The Michigan law legalizing cannabis for adult use allows local municipalities to opt out of allowing marijuana-based businesses within their boundaries. However, by locating dispensaries on sovereign tribal lands, which do not fall under the purview of state and local laws, Lume has essentially found a workaround to the local restrictions.


To that end, the company’s stores in Sault Ste. Marie, Mackinaw City and Bear Creek Township near Petoskey each are located in municipalities that have opted out.

9/14/2021   Grow limits for marijuana caregivers would be reduced under Michigan legislation, by Gus Burns, MLive.com

Legislation unveiled Tuesday, Sept. 14, would reduce the number of patients allowed per caregiver from five to one, beginning March 21, 2022.


One of the biggest proponents for curtailing the current caregiver system is the Michigan Cannabis Manufacturers Association, which represents some of the industry’s largest financial interests. They released a study in June that estimated nearly 2/3 of all marijuana sales in the state, nearly $3.2 billion worth, occurred outside of the licensed market.


“There is no good reason to create any further restriction or burdens on the current caregiver system,” said Jamie Lowell, a legalization pioneer and the director of social responsibility and advocacy at the Botanical Company, a marijuana retailer based in Lansing. “There is no health or other issues warranting any prohibitive changes to caregivers.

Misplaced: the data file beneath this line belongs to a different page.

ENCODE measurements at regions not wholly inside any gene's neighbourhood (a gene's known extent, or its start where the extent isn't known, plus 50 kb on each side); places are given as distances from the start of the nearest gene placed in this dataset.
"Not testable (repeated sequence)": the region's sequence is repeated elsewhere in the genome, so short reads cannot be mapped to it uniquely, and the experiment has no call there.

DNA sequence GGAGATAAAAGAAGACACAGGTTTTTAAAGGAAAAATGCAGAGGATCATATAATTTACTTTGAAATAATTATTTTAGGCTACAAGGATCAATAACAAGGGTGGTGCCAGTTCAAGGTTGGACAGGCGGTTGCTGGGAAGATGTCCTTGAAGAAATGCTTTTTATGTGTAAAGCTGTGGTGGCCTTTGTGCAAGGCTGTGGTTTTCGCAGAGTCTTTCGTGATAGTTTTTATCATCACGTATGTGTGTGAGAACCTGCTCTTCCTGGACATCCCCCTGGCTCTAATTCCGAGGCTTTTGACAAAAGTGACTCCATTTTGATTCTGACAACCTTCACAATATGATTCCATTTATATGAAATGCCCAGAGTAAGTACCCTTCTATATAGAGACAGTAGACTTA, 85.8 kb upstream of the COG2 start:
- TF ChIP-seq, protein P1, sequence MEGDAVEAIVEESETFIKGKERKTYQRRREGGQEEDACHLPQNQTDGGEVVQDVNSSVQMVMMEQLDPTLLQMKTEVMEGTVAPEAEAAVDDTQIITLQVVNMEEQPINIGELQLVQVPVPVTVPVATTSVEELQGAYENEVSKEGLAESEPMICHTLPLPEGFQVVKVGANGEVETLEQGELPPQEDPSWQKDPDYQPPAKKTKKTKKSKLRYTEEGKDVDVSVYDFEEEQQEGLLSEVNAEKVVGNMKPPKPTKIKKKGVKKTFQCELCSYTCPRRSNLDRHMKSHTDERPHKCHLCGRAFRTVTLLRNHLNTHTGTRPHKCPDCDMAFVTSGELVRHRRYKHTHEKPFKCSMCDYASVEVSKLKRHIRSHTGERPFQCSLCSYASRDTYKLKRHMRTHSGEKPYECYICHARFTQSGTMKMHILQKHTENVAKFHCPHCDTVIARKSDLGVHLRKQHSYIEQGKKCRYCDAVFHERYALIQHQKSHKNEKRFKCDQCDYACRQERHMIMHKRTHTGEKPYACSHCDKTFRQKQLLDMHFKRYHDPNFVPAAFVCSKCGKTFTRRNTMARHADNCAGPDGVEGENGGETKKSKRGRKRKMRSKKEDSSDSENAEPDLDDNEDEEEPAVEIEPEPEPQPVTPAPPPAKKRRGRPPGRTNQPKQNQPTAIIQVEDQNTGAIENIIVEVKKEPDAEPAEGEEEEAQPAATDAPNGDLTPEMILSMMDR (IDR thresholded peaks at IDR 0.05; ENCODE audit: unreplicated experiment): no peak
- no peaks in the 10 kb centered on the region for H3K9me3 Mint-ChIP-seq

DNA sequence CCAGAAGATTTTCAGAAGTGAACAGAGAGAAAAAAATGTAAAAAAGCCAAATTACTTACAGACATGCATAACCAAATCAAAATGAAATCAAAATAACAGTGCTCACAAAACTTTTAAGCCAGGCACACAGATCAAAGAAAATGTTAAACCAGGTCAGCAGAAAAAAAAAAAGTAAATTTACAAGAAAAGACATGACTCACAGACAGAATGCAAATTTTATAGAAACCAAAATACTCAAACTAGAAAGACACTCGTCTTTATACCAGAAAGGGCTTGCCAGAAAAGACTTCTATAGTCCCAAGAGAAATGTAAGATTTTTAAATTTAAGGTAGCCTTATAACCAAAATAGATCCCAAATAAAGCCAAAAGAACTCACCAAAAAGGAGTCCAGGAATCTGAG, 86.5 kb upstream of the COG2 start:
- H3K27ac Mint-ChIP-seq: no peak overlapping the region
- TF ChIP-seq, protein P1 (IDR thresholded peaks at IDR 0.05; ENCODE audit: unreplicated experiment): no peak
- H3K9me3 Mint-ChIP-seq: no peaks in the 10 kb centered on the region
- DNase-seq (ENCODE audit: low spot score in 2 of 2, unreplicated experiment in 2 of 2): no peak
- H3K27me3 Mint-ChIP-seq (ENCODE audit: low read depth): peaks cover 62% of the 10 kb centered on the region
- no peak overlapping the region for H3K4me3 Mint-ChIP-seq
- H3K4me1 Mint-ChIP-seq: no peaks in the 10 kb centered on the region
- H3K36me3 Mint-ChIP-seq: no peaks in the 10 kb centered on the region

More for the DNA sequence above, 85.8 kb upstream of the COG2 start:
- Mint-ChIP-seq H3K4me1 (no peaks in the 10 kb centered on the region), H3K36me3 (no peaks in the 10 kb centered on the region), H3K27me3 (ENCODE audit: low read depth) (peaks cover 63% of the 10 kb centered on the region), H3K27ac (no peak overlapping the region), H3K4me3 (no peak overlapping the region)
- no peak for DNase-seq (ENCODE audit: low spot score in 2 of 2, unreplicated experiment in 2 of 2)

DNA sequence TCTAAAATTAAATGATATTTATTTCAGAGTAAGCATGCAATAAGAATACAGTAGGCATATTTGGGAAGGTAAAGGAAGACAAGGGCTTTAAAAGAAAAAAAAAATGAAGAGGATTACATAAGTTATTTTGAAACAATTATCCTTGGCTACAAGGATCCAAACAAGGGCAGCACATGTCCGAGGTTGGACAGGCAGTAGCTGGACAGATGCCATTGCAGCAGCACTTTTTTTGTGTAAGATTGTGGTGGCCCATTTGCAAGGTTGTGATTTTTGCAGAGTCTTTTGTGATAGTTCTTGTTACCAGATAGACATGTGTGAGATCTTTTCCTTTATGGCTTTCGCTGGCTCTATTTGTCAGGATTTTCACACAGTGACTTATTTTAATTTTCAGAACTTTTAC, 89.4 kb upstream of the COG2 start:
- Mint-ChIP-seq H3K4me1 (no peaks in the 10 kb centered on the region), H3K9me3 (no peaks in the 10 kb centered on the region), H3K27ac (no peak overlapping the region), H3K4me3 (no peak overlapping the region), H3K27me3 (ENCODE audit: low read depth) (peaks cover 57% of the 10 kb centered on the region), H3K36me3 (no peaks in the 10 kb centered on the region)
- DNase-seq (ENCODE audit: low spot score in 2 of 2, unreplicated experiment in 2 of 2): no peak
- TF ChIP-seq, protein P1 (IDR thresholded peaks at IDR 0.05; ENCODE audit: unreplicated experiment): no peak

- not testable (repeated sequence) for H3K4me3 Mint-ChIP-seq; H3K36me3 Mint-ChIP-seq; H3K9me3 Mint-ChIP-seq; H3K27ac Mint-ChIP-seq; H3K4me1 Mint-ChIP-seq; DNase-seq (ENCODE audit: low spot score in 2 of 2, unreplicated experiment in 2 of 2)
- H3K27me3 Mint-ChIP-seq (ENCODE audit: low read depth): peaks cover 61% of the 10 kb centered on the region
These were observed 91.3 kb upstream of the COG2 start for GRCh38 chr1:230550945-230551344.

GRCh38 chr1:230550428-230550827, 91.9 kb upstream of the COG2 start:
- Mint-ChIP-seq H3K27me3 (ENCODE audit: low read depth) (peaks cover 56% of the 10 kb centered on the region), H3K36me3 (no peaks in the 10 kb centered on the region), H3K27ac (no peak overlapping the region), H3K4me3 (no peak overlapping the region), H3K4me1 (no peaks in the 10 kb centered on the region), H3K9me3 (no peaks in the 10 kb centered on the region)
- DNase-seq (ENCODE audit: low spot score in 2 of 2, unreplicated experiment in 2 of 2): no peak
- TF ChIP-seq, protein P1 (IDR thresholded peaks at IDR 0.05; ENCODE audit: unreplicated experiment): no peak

“ ... None of these amendments were a result of a reasonable process that sought input from important stakeholders. It seems as if it is common knowledge in Lansing that Steve Linder and the (Michigan Cannabis Manufacturers Association) are behind this." 

9/13/2021    Grand Traverse Band of Ottawa and Chippewa lays groundwork for new cannabis operation, by Erin Tapahe, TibalBusinessNews.com

The Grand Traverse Band of Ottawa and Chippewa Indians expects to work with the state of Michigan, but its operations will not be limited by local regulations.  With a tribal business on trust land, the tribe is free to make its own decisions.

9/13/2021   See how Michigan marijuana has grown to become $2 billion-per-year industry, by Gus Burns, MLive

Using monthly statistical reports released by the state Marijuana Regulatory Agency, as well as the agency’s online license search tool, MLive has pulled and compiled key data to show how the industry is growing and changing as it matures.

9/2/2021   Brighton Contemplates a Rolison's CannaBiz Future, report by Jennifer Timar, Livingston Daily

Rolison's Hardware is gone.  Walled Lake CannaBiz tycoon Jerry Millen plans to convince the City of Brighton that a main street Headshop is in their future.


So what's the holdup? 


According to reporter Jennifer Timar, Brighton officials are discussing CannaBiz ordinances. What's more, the city is hosting an October 2, day long public meeting about the possibilities.


Don't get too excited; it's a poster session.  They're not handing out samples.

8/29/2021   StonerTopia Comes to Livingston County, by Sara Kellner, Livingston Daily